The RESO Board of Directors has been busy for the past ninety days, holding thirteen meetings instead of the three typical for the period. They have created a strategic plan and technology roadmap for the next generation of RETS, and discussed what is needed to complete the data dictionary. They have also explored RESO governance, communications, incorporation, staffing and funding of the effort, and development of an intellectual property policy.
Discussion of the need for staff to better leverage volunteer efforts was extensive, and there was a great quote on funding RETS from one software provider: [If we can improve RETS and] “If I can get rid of a $50,000 programmer, I’d be glad to kick in a few bucks.”
It was explained how the RESO organization will improve the current standards development process, with the board setting the vision, working with the community to define goals and resources, ensuring accountability, integrating feedback and iterating. An architectural oversight committee will be formed to take the output of workgroups, and will be responsible for taking action on it.
I am hopeful that the new board will organize RESO quickly and we will start seeing the benefits of that effort soon. This is a difficult task and I appreciate their volunteer efforts!
While we all want the RETS standard to improve, there was a brief session discussing how successful RETS 1.x is today. Vendors provided statistics about the millions of RETS transactions they perform daily, moving the data effectively. The Cornerstone product alone processes 2.6 billion RETS transactions per year, moving 158 billion records.
There was then a discussion of RETS 1.8, which I imagine will be posted more prominently soon on the rets.org website. The primary benefit of this new version is an improved RETS update transaction – allowing data to better be sent to a RETS server rather than just obtained from it. RETS 1.8 was approved during the meeting. There was some uncertainty whether current NAR RETS compliance rules meant that MLSs would have one year to move to 1.7.2 or 1.8 (away from 1.5). Several people in the room indicated a preference that companies shouldn’t have to move from 1.5 if it worked for them. The specification is currently located here:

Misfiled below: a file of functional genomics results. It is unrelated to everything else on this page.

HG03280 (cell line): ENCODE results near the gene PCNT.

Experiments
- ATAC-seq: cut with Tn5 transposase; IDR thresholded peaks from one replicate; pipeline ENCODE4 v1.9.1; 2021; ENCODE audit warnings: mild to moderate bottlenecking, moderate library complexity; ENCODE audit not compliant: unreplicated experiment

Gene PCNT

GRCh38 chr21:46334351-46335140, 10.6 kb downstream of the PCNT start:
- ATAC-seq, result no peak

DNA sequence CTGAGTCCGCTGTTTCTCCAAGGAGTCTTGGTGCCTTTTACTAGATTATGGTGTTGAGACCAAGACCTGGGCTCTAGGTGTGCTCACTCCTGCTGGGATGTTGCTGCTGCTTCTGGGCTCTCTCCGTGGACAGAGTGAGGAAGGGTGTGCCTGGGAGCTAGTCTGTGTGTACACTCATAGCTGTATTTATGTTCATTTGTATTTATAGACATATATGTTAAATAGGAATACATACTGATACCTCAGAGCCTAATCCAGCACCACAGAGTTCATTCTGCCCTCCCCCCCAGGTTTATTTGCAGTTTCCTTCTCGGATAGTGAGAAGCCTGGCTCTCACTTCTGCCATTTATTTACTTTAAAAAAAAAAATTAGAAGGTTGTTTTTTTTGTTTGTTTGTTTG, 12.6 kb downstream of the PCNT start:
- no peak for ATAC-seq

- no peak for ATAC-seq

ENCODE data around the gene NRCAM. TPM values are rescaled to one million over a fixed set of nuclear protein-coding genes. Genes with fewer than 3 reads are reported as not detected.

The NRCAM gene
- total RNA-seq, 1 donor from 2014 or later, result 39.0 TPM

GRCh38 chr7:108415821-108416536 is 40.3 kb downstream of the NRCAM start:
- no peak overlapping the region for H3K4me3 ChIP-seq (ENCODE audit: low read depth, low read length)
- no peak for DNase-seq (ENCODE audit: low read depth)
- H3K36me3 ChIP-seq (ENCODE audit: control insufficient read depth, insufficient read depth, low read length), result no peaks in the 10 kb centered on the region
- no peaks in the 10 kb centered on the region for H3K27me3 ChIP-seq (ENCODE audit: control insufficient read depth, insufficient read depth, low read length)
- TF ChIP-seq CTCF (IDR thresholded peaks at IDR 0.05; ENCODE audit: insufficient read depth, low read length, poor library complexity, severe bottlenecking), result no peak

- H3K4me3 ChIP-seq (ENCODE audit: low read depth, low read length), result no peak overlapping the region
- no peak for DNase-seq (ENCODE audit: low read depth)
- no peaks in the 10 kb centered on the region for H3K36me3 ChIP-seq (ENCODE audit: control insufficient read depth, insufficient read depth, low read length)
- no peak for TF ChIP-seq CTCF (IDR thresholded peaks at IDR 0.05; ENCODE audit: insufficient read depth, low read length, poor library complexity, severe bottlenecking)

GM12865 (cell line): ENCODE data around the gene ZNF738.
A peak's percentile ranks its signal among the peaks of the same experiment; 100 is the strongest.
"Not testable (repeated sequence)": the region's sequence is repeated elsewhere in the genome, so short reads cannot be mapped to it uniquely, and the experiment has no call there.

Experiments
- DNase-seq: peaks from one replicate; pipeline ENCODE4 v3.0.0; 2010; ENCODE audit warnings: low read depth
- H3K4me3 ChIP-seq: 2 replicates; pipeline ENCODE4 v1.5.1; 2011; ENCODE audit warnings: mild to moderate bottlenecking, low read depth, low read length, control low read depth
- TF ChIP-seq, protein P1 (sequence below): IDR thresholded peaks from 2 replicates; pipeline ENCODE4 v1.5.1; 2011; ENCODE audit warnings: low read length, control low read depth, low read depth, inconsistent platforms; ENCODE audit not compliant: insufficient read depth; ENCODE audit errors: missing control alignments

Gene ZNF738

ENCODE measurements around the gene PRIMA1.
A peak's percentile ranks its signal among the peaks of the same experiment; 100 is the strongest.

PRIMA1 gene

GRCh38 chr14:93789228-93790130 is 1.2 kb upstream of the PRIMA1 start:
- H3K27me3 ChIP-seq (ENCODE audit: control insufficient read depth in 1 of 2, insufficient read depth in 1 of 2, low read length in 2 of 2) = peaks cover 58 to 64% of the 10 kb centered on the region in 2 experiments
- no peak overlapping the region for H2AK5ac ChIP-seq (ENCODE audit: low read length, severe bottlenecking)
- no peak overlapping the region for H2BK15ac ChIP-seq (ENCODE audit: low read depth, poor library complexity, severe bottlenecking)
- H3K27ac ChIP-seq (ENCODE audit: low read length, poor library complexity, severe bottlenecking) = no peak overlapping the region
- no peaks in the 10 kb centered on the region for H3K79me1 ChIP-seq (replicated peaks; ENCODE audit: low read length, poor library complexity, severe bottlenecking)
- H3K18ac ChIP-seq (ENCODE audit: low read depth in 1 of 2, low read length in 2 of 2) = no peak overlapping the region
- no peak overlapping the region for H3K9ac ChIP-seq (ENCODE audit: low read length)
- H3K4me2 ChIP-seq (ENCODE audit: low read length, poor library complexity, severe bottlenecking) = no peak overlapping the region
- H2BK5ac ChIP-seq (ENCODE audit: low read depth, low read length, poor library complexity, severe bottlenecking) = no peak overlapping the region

RETS Next Generation (RETS NG) was then discussed – a smaller, easier to use standard – stateless, cacheable, scalable, moving away from queries and XML metadata. There are lots of ideas on how various additional mechanisms for more easily and efficiently moving data could be implemented. The important thing to note is that RETS NG isn’t intended to be a wholesale replacement for the current RETS standard, just augment it as part of a family of standards. Rob Overman suggested we refer to it as “RETS Services” rather than “RETS NG” to avoid confusion in this area.
There was a lot of other great content, including a commercial real estate point of view provided by Robert Toothaker, client vendors points of view from Ed Newman and Pace Davis, discussion of the minor additional work needed on the “Common Payload” (standard data definition) already implemented by some MLSs, and Dave Story from MOVE explaining how Realtor.com stops the data screen-scrapers.
Day 2, Track A – We reviewed various use cases and functionality with an eye toward resources and return (rank & prioritization). Wed narrowed down the list of business cases to evaluate based on feedback. If you want to join the Google Group and have access to the use cases we are discussing:http://tinyurl.com/3as2r2q
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